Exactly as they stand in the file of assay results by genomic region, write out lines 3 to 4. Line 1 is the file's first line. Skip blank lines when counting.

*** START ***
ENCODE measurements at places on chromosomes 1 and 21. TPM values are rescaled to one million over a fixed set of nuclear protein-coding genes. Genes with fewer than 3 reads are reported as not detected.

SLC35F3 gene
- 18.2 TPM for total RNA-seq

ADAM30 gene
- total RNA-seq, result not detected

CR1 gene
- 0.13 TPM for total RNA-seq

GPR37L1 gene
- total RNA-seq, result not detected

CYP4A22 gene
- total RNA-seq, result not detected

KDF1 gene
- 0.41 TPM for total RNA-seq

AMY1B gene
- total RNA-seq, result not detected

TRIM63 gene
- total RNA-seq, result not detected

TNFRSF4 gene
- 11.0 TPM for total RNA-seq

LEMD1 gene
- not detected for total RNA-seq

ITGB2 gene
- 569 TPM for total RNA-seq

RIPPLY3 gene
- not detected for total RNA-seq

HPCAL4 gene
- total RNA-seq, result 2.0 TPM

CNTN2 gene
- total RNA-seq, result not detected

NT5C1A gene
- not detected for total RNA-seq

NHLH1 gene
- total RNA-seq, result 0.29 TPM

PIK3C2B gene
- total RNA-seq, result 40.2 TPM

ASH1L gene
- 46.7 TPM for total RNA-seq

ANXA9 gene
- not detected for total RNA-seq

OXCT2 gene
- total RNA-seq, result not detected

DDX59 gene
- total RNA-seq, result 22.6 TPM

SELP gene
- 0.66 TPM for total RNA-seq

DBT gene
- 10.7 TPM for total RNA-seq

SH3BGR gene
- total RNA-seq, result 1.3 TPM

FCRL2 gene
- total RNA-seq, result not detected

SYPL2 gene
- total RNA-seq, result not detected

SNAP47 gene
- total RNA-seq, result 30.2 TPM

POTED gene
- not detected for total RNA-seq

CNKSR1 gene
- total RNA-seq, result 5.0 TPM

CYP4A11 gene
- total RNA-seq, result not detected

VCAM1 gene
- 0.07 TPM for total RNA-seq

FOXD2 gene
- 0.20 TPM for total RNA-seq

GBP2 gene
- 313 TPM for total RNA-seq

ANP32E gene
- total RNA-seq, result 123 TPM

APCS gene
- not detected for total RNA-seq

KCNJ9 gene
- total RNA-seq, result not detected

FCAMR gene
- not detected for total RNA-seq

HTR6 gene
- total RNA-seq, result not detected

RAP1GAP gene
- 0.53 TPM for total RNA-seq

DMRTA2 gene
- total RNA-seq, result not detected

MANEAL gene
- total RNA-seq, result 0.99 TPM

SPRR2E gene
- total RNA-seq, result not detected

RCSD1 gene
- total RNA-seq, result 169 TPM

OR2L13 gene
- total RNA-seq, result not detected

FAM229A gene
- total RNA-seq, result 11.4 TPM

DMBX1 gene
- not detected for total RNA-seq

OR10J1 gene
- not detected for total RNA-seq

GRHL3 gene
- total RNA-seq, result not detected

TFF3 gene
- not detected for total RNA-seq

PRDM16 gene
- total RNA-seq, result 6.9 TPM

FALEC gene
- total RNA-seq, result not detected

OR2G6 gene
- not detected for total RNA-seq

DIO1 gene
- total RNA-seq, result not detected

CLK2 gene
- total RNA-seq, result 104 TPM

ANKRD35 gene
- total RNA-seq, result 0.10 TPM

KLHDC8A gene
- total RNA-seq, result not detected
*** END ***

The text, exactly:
- 18.2 TPM for total RNA-seq

ADAM30 gene